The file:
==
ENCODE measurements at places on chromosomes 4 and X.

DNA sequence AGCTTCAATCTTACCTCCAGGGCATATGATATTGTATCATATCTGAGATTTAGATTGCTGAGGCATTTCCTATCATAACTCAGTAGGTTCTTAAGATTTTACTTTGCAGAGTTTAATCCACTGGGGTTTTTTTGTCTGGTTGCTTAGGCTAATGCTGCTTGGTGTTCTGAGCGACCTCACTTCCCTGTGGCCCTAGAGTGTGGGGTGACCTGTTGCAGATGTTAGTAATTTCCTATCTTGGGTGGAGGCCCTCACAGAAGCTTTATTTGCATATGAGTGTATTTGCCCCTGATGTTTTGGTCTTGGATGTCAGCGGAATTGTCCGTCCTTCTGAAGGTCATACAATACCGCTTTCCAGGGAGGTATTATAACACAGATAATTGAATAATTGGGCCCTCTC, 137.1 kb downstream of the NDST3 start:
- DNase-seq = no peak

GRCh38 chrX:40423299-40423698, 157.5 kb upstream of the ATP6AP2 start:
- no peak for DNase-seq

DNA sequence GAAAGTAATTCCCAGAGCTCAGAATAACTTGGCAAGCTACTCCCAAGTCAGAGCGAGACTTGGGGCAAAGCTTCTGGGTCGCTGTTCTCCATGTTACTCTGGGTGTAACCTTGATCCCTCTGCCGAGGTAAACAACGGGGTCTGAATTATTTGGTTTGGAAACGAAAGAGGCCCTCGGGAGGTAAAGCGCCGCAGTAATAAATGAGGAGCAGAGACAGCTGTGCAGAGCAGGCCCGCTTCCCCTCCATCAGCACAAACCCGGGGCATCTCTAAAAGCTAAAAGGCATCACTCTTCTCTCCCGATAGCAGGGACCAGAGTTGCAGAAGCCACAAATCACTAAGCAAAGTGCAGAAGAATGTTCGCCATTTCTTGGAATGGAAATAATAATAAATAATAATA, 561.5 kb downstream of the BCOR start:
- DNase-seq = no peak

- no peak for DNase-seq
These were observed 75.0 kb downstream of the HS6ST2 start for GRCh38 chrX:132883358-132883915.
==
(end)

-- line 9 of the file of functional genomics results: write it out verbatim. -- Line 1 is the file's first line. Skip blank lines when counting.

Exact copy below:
These were observed 75.0 kb downstream of the HS6ST2 start for GRCh38 chrX:132883358-132883915.